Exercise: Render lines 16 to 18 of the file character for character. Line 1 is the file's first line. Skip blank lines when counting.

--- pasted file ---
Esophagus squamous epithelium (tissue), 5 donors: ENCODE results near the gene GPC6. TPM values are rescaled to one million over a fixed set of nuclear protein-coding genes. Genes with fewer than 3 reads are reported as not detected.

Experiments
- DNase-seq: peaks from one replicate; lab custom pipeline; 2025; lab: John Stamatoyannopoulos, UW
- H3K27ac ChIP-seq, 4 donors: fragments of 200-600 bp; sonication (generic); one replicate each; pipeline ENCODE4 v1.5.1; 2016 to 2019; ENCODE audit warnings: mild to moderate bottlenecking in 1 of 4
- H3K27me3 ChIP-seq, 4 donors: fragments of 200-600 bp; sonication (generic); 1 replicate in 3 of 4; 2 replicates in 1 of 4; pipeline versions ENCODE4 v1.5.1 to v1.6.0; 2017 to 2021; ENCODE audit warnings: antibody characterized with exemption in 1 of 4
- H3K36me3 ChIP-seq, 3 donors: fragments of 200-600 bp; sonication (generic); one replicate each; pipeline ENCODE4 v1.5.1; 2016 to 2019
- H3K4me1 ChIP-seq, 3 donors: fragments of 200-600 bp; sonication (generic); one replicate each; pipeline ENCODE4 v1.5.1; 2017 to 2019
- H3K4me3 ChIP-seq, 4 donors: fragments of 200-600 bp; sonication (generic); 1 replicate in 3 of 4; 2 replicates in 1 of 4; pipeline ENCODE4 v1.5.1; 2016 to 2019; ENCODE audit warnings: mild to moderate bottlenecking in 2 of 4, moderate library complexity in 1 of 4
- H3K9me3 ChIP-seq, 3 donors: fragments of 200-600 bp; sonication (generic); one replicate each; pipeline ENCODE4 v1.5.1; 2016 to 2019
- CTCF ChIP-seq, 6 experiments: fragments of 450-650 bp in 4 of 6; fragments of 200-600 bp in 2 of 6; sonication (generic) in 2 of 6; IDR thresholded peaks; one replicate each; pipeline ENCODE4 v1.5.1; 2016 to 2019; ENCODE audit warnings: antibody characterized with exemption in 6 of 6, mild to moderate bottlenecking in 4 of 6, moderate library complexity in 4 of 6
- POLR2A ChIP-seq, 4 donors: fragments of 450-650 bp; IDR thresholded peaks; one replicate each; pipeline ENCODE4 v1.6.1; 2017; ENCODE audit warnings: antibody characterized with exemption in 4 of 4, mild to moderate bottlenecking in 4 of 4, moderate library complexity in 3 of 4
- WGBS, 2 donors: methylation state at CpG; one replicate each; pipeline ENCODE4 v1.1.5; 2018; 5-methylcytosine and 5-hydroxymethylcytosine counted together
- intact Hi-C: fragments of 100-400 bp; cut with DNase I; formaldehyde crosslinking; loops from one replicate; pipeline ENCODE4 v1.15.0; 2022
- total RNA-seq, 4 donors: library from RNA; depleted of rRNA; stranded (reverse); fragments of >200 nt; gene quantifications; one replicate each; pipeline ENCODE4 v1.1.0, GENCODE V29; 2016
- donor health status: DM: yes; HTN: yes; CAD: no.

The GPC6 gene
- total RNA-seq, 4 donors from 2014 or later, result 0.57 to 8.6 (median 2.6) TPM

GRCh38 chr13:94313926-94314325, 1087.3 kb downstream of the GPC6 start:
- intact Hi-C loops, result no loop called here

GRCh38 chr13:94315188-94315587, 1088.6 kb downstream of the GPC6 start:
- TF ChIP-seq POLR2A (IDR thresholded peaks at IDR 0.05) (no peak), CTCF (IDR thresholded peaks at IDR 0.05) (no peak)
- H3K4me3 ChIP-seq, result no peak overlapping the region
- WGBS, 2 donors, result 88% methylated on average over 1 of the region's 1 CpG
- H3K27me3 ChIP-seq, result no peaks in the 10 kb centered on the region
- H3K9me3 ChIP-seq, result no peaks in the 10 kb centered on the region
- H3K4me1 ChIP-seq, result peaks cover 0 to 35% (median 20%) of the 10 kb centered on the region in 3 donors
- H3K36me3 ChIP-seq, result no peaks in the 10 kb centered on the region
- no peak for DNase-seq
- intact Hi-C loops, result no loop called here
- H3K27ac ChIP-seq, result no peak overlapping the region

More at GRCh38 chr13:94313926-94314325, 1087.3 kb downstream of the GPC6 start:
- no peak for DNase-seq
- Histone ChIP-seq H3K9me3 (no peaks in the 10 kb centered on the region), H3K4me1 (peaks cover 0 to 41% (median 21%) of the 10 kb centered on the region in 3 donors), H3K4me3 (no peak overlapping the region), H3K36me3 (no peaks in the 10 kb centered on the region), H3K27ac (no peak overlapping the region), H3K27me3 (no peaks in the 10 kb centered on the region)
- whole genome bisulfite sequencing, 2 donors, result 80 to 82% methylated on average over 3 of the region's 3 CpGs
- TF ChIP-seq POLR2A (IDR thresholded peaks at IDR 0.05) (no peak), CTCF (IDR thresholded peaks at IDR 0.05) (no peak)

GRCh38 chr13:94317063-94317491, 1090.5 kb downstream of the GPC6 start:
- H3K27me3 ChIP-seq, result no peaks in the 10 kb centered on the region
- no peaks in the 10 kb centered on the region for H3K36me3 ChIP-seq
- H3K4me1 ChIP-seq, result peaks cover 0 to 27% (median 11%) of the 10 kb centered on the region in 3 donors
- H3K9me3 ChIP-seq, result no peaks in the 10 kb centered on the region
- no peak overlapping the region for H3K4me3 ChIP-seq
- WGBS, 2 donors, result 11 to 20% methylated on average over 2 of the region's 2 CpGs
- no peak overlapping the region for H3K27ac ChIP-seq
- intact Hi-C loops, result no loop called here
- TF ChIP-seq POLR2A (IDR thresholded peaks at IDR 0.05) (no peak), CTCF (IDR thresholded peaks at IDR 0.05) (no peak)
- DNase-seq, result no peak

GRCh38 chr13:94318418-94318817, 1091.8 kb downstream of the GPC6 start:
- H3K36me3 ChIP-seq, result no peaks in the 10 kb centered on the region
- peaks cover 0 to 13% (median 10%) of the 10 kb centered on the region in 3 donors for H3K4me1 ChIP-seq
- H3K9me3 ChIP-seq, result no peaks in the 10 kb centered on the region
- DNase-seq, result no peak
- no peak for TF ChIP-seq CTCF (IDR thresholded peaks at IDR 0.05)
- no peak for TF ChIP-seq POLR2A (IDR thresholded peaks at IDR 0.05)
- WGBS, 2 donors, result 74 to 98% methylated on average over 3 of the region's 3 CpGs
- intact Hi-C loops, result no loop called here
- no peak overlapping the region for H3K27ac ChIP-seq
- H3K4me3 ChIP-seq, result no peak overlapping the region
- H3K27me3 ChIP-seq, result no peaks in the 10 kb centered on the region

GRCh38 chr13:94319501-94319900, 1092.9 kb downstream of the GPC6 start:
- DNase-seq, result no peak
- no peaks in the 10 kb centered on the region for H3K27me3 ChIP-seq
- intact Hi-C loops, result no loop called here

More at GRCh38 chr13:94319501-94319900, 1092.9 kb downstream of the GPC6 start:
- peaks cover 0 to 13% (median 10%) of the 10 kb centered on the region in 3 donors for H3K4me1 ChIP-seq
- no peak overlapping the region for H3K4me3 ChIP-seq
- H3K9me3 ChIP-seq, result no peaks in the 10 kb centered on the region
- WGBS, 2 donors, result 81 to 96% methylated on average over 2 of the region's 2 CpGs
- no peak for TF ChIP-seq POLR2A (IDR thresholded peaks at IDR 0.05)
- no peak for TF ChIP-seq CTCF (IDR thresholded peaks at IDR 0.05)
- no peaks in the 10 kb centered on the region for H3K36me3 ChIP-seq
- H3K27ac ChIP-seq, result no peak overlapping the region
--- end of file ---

The GPC6 gene
- total RNA-seq, 4 donors from 2014 or later, result 0.57 to 8.6 (median 2.6) TPM

GRCh38 chr13:94313926-94314325, 1087.3 kb downstream of the GPC6 start: